That you are calling ""NAS with 1-5 disks" a subjective specification means you're not actually using words in a way I can respond to there. Whether Backblaze's custom modifications net better or worse levels of vibration is a complicated discussion that could use some direct measurements; agreed. But what's extremely clear is that they are not using the consumer drives in anything like a consumer environment. That means using their results as a commentary on what people will see in the broader consumer system market is extrapolation, with the obvious risks that come along with it.

For example, "Backblaze sees no reliability differences between their consumer and enterprise grade drives" is a fact. Saying "there is no reliability differences between consumer and enterprise grade drives" is an invalid extrapolation of that data.

Using your example, what if one of the consumer drive models has a serious vibration issue, and Backblaze's anti-vibration sleeve makes it wildly more reliable than it would otherwise be? That would make their statistics pretty worthless for consumers who don't have one of those sleeves. Home users might actually see better reliability with one of the enterprise drives that include anti-vibration technology in that case. That's all I was saying here--that you can't just assume their numbers will translate into other environments.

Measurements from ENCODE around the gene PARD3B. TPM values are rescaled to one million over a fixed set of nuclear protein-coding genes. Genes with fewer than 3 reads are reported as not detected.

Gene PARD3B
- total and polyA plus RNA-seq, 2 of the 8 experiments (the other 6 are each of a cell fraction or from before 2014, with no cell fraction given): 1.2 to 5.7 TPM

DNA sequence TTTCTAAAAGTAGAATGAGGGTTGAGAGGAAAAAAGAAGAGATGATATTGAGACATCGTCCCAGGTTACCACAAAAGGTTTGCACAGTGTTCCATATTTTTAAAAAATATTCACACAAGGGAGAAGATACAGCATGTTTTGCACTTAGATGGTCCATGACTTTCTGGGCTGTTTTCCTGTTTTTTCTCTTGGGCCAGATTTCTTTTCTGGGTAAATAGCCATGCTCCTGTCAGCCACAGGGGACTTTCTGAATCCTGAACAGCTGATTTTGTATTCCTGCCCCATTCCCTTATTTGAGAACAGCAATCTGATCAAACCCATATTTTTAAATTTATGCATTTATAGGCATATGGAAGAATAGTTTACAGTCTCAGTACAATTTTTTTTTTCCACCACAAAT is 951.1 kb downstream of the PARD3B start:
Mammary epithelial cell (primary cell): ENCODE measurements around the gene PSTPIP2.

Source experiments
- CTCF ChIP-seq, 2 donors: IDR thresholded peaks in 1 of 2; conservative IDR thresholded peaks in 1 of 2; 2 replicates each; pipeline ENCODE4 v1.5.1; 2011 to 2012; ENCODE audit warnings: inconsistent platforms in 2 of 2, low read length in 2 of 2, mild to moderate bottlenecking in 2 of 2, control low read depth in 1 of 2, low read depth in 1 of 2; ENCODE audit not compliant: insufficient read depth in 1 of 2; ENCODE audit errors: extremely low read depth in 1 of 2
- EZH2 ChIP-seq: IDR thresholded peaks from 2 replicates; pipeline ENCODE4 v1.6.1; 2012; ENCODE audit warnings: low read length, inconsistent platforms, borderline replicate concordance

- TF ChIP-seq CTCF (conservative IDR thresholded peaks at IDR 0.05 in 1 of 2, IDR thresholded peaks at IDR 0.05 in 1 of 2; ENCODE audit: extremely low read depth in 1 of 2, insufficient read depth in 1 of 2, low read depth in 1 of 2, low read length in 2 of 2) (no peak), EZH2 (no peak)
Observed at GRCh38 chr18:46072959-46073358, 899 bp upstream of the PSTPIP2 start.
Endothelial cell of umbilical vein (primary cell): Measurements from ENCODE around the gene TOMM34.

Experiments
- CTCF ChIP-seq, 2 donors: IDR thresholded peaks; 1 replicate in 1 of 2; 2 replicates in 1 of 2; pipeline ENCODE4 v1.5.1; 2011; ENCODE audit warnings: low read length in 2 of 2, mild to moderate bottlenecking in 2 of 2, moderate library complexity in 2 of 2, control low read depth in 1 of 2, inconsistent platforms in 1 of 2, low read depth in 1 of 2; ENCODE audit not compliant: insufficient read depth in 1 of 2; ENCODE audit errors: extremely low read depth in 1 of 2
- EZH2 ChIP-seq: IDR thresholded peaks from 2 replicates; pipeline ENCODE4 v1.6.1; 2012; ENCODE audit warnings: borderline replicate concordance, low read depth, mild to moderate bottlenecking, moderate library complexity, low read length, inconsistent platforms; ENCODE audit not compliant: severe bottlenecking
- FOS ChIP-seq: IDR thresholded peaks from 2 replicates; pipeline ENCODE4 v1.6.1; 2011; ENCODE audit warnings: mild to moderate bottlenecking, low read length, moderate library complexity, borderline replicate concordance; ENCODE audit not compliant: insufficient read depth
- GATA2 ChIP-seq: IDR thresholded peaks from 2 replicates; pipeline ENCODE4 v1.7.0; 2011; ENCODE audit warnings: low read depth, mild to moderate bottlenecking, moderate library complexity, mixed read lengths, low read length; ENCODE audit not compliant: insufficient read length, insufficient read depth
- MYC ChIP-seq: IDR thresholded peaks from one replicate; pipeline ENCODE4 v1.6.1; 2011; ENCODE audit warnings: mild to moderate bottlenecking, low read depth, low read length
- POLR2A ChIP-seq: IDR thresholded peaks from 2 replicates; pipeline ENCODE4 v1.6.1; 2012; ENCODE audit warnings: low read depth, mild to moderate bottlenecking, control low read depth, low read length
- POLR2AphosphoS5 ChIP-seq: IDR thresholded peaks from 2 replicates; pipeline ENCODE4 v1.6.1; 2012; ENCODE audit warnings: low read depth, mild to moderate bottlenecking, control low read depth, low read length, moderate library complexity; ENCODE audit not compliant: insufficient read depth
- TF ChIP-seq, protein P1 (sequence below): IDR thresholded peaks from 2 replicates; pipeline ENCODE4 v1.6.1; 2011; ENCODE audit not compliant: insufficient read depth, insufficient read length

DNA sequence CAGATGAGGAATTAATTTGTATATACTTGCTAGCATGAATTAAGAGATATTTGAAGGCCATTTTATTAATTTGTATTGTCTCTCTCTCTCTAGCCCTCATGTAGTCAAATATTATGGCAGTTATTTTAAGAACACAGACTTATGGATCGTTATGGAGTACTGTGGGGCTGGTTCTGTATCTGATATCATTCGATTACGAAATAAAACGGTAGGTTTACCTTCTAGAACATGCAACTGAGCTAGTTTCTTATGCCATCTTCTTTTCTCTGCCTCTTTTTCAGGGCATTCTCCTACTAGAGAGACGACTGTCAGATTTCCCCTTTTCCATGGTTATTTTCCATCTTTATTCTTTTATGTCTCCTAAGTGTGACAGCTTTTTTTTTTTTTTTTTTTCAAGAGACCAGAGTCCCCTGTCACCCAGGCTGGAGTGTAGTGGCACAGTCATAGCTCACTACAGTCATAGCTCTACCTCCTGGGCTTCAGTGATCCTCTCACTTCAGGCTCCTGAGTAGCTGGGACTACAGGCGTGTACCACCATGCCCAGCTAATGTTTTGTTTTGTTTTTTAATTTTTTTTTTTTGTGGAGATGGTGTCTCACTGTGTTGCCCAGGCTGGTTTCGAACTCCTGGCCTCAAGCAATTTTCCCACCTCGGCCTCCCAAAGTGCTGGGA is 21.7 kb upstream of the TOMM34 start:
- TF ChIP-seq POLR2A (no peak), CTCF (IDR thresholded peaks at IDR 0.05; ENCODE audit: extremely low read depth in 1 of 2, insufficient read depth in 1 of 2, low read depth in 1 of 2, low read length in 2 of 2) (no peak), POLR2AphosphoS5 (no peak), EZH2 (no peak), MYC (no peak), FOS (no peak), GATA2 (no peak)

4 days ago
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Backblaze's 6 TB Hard Drive Face-Off

greg1104 Re:Meaningless (173 comments)

The intended environment for WD's drives includes a description of how many drives should be in the array. They are numbers like "NAS with 1 to 5 disks". They state that the lower tier models will not work well inside of massive arrays, where things like vibration need to be better controlled. Their more expensive models have specific technology (at an extra cost) aimed at keeping vibration related issues under better control.

BackBlaze ignores those guidelines, putting drives that were not designed for the vibration of a dense drive array into one. When Backblaze drives fail, it's completely appropriate to ask "would they have failed there if they were used only as specified"?, which means putting them into smaller arrays. There's a very real possibility that the failure rate heavy reflects that unusual setup, and that it is not representative of reliability for the disks in other environments.

4 days ago